So what is the present value of five years worth of dividends for our hypothetical company, taking into account that it will grow dividend payments by 5% per annum? The net present value is $4.36 or 22% of the current share price of the company. The other 78% of the value of the company is derived from its “terminal value” – i.e. the projected value of the company if sold after receiving the dividend at the end of year five.
The present value of 10 years worth of dividends is $7.81, or 39% of the share price of the company. In this case 61% of the current share price resides in its terminal value or the projected resale value of the stock ten years from now.
What can we learn from this? Only a relatively small percentage of a company’s value is attributable to the value of its projected dividends. The vast majority of a company’s value tends to be related to its terminal value - including the implicit projection of the capital appreciation of the stock between the time of its purchase and its sale.
How Long Does It Take To Break Even On Dividends?
I have often heard the claim made that the value of dividends received from an investment in a dividend growth stock can very quickly exceed the value of the initial investment. Thus, according to this view, it really does not matter if the stock price eventually declines and/or even goes to zero.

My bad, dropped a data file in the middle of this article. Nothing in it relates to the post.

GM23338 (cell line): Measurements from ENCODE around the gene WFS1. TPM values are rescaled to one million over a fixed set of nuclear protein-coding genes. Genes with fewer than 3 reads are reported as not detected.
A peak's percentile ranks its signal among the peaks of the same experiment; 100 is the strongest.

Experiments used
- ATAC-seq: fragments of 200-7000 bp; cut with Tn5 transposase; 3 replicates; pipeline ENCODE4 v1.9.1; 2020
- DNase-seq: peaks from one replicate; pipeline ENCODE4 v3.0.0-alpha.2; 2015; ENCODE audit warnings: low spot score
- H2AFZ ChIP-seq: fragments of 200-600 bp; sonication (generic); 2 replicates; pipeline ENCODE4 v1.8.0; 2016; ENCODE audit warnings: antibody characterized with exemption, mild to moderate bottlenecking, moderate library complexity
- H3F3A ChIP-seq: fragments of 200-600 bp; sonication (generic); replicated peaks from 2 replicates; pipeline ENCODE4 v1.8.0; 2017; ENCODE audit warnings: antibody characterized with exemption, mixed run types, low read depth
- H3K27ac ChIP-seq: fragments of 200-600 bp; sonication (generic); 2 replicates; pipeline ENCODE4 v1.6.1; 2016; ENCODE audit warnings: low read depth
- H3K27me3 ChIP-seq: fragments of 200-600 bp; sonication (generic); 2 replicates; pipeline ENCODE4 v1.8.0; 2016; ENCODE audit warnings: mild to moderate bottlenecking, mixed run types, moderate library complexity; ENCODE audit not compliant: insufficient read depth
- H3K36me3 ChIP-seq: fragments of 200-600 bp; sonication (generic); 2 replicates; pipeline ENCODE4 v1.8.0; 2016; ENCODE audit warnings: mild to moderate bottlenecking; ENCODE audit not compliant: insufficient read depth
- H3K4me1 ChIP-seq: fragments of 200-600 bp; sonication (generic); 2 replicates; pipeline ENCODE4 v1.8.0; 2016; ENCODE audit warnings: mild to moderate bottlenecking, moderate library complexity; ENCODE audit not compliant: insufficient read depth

I’m afraid that this notion is a bit of an urban legend.
To illustrate let us inquire how long it takes for an investor to “break even” exclusively via collection of dividends.
If we assume a discount rate of 10%, it takes 66 years in order for the present value of the dividend stream starting at $1 and growing at 5% per annum to equal the initial investment of $20.00. But this begs a question: Can anybody reasonably project a dividend stream 66 years into the future?
What about just breaking even in real, or inflation-adjusted, terms? Assuming an inflation rate of 3.0% per annum it would take an investor 17 years to reach the “break-even” point. In other words, for a fairly valued stock that currently yields 5.0%, it takes 17 years of dividend payments growing at 5% in order to simply recoup the inflation-adjusted value of the initial investment.